Recently, the IRS proposed an idea that would lower the tax-reportable winnings on a slot machine from ,200 to 0, which left casino operators, tribal representatives and players alike throwing their hands in the air in frustration. Geoff Freeman, president of the American Gaming Association referred to the proposal as “far more complicated, onerous and unproductive” to a panel of IRS and Treasury Department officials.
The IRS is hoping this new measure will bring in more money from taxes, but Freeman feels it won’t, due to the big burden it would create. David Bean, a councilman for the Puyallup Tribe said, “It’s as if these regulations were drafted in a vacuum by someone who has no idea about the gaming industry and how it operates.”
One gaming industry consultant, Greg Mullally, feels the industry should be able to shift rather seamlessly into this new era if the proposal does in fact pass. While referencing high stakes slot players who routinely win large payouts, he said, “The Bellagio doesn’t have a change girl sitting in that person’s lap giving him a W2-G every time they pull the handle.”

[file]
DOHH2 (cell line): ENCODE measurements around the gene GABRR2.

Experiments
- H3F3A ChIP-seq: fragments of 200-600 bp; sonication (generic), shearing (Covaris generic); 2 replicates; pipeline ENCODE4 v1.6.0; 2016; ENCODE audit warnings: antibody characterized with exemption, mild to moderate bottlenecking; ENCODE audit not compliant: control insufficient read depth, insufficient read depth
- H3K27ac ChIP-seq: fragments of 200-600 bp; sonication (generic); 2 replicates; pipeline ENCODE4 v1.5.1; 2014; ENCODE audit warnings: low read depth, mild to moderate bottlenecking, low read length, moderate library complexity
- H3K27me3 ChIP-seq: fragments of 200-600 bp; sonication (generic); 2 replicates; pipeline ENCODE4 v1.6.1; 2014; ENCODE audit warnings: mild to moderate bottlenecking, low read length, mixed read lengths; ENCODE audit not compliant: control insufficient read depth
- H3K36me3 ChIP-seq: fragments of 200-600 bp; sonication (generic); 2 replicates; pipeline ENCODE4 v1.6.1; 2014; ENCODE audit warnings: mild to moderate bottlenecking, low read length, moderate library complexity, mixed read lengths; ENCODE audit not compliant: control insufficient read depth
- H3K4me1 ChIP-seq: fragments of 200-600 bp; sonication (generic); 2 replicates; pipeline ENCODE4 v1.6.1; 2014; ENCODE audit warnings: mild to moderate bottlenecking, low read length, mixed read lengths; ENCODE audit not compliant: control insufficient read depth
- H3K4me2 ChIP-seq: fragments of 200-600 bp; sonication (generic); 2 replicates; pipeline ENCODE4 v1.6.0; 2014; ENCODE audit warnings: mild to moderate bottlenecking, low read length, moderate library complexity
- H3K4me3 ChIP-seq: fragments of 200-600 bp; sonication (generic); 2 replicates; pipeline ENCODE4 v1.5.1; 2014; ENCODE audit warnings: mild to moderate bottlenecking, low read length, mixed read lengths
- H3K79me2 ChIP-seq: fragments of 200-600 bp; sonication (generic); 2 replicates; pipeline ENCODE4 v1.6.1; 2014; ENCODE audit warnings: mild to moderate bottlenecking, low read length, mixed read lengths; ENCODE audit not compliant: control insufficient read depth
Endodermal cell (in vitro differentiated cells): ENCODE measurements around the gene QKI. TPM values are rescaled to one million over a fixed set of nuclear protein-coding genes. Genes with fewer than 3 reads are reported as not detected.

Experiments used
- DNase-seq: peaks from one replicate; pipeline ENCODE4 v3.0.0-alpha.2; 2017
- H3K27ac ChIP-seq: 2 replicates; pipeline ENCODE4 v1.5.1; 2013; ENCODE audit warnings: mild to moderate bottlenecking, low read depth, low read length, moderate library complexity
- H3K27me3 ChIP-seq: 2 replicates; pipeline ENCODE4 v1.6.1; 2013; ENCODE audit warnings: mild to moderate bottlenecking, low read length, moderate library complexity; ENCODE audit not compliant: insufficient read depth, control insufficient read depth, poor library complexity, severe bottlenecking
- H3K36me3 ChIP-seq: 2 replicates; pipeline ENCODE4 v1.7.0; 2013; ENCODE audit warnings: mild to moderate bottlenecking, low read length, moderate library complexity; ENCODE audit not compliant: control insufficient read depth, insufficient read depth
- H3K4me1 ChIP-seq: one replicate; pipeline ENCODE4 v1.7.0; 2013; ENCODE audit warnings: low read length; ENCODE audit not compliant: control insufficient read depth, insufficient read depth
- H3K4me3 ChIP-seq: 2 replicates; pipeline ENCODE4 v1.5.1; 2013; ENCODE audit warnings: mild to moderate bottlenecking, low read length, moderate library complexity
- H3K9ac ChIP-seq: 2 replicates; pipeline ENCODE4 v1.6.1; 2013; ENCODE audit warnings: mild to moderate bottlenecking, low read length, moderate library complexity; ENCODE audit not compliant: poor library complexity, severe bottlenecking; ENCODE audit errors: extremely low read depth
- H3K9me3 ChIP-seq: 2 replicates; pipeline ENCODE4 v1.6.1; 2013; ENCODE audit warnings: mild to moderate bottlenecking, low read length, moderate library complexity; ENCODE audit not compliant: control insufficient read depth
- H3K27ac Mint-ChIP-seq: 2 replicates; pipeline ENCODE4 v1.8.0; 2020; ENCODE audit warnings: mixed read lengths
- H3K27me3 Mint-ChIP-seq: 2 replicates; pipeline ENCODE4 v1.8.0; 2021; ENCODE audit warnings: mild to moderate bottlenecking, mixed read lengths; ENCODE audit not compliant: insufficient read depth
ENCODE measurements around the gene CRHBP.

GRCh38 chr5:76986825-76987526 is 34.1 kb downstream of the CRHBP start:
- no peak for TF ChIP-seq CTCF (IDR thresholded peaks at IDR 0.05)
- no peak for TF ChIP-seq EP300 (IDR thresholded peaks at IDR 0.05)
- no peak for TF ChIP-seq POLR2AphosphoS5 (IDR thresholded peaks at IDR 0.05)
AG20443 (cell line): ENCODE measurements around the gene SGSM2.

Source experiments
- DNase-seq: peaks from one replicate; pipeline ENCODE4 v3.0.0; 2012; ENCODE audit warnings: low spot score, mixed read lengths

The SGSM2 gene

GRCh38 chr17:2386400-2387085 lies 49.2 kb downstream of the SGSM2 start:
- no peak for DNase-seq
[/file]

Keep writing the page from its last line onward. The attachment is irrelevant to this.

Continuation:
Instead, through technology, the gambler is recognized through a player tracking device which records the win and unlocks the machine. “Utilizing new technology it is possible to track every play by every player, every coin in, every coin out, every jackpot,” he said. He also feels that soon enough, slot machines will be programmed to spit out W2-Gs automatically.
Freeman said that Mullally’s view “fails to understand the casino marketplace in its current form.” Bean and Freeman both agree that while loyalty cards are great for casinos to market their product to customers, some do not want to be tracked, and will simply walk away.
“I come across many gamblers,” explains Freeman. “Some are excited to participate in these player reward tracking programs and some are like, ‘No, it’s my business. Don’t worry about what I gamble here.’”